Parent Psychosocial Outcomes from a School-Based Fruit and Vegetable Co-Op for Low-Income Families: A Quasi-Experimental Study
The objective of this study was to examine the impact of Brighter Bites, a school-based nutrition program, on parental psychosocial outcomes related to fruit and vegetable intake of low-income families in Houston, Texas. Baseline demographic data for group differences was tested using Pearson’s Chi-square test and paired t-tests, and group-by-time interaction terms for net changes in parent psychosocial outcomes between study groups over time using a multilevel mixed-effects logistic or linear regression. The study demonstrated no statistically significant changes between intervention and control groups for any psychosocial construct measured; however, Brighter Bites had a statistically significant impact on self-efficacy related to fruit and vegetable intake and intention to consume fruit and vegetables within the intervention group. These findings indicate that nutrition interventions should prioritize strategies that combine food accessibility with nutrition education to improve parental self-efficacy, intention, and to have greatest impact on fruit and vegetable intake among low-income school children.^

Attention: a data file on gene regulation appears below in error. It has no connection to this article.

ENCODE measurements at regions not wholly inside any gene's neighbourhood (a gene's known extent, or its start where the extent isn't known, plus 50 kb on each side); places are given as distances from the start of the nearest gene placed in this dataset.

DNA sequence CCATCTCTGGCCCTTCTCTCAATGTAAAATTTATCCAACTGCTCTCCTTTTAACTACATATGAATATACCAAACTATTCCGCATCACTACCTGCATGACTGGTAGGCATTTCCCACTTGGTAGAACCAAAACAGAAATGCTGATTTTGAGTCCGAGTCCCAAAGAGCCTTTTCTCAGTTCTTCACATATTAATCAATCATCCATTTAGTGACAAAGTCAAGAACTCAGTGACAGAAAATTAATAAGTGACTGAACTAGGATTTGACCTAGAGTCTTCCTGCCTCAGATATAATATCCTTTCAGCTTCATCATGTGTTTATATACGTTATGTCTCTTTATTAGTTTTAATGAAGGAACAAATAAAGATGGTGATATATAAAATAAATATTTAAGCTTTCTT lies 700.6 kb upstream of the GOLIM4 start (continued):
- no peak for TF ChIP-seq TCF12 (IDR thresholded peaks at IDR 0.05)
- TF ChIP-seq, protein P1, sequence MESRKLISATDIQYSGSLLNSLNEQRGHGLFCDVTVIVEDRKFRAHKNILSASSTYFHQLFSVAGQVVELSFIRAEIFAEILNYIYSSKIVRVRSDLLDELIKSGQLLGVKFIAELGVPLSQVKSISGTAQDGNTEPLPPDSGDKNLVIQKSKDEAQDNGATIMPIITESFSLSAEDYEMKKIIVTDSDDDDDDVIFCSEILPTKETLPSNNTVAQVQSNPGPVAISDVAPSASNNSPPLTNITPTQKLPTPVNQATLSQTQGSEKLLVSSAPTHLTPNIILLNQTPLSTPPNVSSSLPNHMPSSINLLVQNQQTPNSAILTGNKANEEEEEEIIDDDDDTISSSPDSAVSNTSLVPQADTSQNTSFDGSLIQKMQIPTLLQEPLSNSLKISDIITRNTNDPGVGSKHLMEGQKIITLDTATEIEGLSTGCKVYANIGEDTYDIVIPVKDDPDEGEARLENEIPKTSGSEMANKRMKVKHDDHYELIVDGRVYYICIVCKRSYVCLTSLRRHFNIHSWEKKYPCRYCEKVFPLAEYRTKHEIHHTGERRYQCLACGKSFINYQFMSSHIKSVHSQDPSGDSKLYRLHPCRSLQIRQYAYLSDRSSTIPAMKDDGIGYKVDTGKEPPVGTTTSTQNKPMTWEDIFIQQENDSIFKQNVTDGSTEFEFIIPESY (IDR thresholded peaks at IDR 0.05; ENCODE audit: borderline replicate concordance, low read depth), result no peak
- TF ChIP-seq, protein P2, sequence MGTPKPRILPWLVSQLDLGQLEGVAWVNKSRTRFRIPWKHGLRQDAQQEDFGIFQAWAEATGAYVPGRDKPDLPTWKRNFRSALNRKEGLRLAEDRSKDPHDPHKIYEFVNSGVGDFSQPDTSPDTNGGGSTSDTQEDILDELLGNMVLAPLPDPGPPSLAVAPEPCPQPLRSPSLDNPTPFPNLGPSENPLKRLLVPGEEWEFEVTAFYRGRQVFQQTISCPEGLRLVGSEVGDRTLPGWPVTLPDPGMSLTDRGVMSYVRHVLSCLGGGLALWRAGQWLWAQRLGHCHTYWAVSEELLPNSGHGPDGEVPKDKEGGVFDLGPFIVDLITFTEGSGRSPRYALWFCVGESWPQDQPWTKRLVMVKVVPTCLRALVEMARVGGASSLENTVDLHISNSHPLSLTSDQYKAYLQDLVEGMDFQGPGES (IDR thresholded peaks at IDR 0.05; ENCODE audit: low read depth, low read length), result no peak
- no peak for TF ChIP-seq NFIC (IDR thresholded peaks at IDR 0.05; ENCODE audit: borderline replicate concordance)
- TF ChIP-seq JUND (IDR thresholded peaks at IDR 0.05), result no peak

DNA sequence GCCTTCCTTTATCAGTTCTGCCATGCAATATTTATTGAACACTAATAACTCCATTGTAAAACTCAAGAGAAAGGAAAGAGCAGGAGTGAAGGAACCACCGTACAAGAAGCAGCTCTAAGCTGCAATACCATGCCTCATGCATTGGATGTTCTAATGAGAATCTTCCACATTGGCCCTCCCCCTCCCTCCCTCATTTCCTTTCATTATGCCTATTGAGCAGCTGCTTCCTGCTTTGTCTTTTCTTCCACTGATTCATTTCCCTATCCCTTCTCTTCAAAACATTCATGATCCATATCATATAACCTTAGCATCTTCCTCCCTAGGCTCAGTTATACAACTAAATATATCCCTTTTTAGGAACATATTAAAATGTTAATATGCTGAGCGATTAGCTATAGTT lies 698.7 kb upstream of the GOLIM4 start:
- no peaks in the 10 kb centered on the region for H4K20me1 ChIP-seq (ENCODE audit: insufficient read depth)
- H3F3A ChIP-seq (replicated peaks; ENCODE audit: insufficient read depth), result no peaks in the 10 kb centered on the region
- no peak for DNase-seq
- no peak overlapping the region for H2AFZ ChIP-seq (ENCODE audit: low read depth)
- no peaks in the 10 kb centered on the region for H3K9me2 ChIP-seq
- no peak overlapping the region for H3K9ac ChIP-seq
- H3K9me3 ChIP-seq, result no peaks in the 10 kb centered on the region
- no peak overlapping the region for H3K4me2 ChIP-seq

Public health|Behavioral sciences|Individual & family studies|Health education
Frelier, Johannah, "Parent Psychosocial Outcomes from a School-Based Fruit and Vegetable Co-Op for Low-Income Families: A Quasi-Experimental Study" (2017). Texas Medical Center Dissertations (via ProQuest). AAI10276223.